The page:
How to Encourage Diversity Equity and Inclusion in Small Business

Business owners are usually optimistic about the opportunities that exist in their industry. Still, the diversity of those industries isn’t necessarily reflected in the people who make up those companies and organizations. The current level of diversity in the American workplace leaves something to be desired, and it’s not an area that small business owners can afford to ignore. So what are Diversity Equity and Inclusion? How can you encourage it in your workplace? And how can you find resources to help you with this challenging task?

 

What is Diversity Equity and Inclusion (DEI)?
The Association for Talent Development conducted a global study on diversity, equity, and inclusion (DEI) with 10,000 people from 90 countries. They found that DEI focuses on removing barriers to success for all employees regardless of background.

What is Diversity? — There are several different perspectives on what it means to be diverse. Some see it as simply being different, while others place more importance on including formerly oppressed or discriminated against employees, particularly those of certain races or ethnicities. Underneath it all, though, is an understanding that differences exist between groups of people–and these should be respected as individual characteristics without necessarily ascribing any value judgments about them. This also has real implications when communicating with your team because employing individuals who aren’t like you might mean they have different communication styles than yours, which can throw off their teammates.

What is Equity? — Equity, put, is fairness. If all employees have access to opportunities that help them advance their careers, they will feel that they are being treated fairly by their employers. This leads to higher morale and less turnover among employees, which increases profitability for a small business.

What is Inclusion? — When considering DEI, it’s important to note that inclusivity should be a value shared by everyone involved. You can’t expect employees to feel included if they have no say or input into policies, practices, and work structure. It is essential to give them a voice and show them that their thoughts are valued when making decisions that affect their daily lives.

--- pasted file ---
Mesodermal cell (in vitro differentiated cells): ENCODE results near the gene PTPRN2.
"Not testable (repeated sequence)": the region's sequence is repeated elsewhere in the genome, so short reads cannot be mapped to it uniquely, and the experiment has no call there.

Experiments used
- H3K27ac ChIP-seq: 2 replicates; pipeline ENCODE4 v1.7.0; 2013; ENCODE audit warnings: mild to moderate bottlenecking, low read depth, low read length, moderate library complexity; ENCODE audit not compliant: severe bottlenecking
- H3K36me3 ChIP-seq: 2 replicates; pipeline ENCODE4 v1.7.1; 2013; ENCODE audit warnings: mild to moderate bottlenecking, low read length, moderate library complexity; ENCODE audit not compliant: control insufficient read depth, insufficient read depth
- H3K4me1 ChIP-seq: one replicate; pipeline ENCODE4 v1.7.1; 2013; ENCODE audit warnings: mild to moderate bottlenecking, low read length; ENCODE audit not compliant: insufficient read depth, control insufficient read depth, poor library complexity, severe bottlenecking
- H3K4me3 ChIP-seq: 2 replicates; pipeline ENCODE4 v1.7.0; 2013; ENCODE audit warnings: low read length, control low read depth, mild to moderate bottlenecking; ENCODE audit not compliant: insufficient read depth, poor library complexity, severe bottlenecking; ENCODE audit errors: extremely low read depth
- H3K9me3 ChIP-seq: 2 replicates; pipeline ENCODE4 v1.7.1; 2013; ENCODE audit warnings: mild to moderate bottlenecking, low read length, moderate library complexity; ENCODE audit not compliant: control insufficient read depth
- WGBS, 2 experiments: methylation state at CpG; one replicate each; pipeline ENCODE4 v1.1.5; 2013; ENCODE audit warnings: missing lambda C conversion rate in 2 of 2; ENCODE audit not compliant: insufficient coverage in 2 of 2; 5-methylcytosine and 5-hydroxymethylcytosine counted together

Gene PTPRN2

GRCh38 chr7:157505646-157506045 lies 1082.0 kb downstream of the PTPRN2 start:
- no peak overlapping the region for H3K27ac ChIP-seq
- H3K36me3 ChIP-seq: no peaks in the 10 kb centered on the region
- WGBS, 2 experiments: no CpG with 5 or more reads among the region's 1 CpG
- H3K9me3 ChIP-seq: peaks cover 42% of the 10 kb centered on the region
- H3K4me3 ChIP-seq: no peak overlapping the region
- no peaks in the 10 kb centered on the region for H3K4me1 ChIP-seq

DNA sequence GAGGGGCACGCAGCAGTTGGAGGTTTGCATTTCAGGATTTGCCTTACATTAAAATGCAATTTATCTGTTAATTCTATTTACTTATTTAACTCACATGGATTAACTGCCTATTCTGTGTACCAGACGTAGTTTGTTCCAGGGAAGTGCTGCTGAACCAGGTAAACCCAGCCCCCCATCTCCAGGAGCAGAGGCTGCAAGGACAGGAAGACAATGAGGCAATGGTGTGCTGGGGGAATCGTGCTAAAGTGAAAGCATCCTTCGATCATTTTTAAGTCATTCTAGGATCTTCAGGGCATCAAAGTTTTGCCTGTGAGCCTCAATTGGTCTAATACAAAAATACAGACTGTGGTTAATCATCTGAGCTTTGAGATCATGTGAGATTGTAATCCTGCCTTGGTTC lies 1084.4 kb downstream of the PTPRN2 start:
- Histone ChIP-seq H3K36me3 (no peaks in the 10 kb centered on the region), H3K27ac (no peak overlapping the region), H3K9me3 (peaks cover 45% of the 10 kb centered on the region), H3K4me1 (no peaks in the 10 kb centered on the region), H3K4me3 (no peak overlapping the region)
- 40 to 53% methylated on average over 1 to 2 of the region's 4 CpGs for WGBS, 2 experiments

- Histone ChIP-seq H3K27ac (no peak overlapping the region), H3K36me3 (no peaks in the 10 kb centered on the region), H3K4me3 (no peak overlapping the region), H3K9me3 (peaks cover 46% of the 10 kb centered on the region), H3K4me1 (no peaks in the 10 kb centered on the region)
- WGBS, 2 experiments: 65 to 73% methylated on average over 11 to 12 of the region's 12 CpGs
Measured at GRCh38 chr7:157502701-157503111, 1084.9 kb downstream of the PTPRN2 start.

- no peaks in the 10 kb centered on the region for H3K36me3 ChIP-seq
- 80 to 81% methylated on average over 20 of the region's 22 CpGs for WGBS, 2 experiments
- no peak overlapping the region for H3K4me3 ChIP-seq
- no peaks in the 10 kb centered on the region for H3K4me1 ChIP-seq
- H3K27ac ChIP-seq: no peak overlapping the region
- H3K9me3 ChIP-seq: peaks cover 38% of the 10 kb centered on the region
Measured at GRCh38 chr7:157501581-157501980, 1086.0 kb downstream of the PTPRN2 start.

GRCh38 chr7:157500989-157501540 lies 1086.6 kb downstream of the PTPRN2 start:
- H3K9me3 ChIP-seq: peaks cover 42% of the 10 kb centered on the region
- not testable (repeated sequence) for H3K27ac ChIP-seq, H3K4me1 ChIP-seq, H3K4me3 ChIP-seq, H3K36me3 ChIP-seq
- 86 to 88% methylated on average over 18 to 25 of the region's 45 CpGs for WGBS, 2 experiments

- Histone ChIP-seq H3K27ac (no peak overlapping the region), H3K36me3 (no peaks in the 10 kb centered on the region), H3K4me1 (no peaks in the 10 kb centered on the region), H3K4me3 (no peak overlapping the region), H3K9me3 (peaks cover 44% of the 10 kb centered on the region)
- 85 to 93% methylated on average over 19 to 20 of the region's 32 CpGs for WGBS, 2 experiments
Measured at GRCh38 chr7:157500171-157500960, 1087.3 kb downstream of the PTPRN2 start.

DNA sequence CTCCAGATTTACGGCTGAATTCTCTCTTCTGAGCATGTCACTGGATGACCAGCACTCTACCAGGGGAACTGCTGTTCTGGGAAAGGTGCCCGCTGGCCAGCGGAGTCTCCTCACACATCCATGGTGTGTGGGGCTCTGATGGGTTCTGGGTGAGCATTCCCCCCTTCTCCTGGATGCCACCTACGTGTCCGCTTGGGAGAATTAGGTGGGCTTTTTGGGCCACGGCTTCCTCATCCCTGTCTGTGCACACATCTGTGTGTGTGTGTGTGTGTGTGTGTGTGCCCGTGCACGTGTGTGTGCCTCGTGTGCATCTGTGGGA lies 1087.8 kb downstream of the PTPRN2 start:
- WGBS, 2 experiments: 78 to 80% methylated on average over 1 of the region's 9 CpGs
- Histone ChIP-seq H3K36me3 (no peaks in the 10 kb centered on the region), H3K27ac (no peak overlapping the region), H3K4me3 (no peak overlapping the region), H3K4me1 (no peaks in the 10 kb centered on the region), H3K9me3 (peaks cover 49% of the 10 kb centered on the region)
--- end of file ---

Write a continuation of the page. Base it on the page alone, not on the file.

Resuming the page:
Why should I care about DEI?
Studies show that diverse teams are more productive, make better decisions, have improved morale, and deliver higher customer satisfaction. And for small business owners looking to hire employees who won’t quit after six months or investors who will commit to their company long-term, DEI can be invaluable. But DEI also has an intrinsic value. It just feels good to work with people from different backgrounds, experiencing other things. And there is growing evidence that DEI improves work performance and retention.

 

The basics of DEI
As a new business owner, it cannot be easy to navigate what DEI is and isn’t. To make things easy, here are a few basics about DEI that will help you understand what it is (and isn’t) and how to use DEI at work.

1. Understand why diversity is essential. It may not seem like it—especially if you own or run a small business—but diversity and inclusion are now critical factors for companies in employees ’ minds. According to Gallup, 43% of US employees say their organization’s priority level for DEI has increased over the past 12 months, but only 16% of respondents say their company is doing an excellent job with it; that leaves 77% of workers who aren’t satisfied with their company’s efforts. Why hasn’t increased interest translated into success? Because many businesses have no idea where to start when it comes to DEI, having said that, there are plenty of ways you can make your work environment more inclusive for everyone.

2. Understand why equity is significant, too. For many businesses, it’s easy to focus on diversity without realizing that there’s more than one aspect to DEI; for instance, DEI has two facets: diversity (allowing for differences of race, gender, sexual orientation, etc.) and equity (making sure all workers have access to things like equal pay or a fair promotion process). It’s crucial to understand both because recognizing diversity isn’t enough; you also need to make sure everyone feels safe working at your company—regardless of their backgrounds.

3. Ask yourself how diverse your company is. Diversity isn’t just about race, either—it’s also about asking questions like… Does everyone have equal access to leadership opportunities here? Or Are we accommodating all of our employees’ religions? That’s why it’s so important to examine what a company is already doing well with DEI (and not) before getting started.

 

Conclusion
There are so many aspects of diversity, equity, and inclusion to consider, but they all ultimately tie into a greater desire for equality. This is finally what it’s all about. Treating everyone with respect and open-mindedness will go a long way toward achieving a truly diverse culture at work. At first, it may be challenging to identify where improvements need to be made—but trust that if these areas don’t come naturally, there are resources out there ready to help. Seek them out!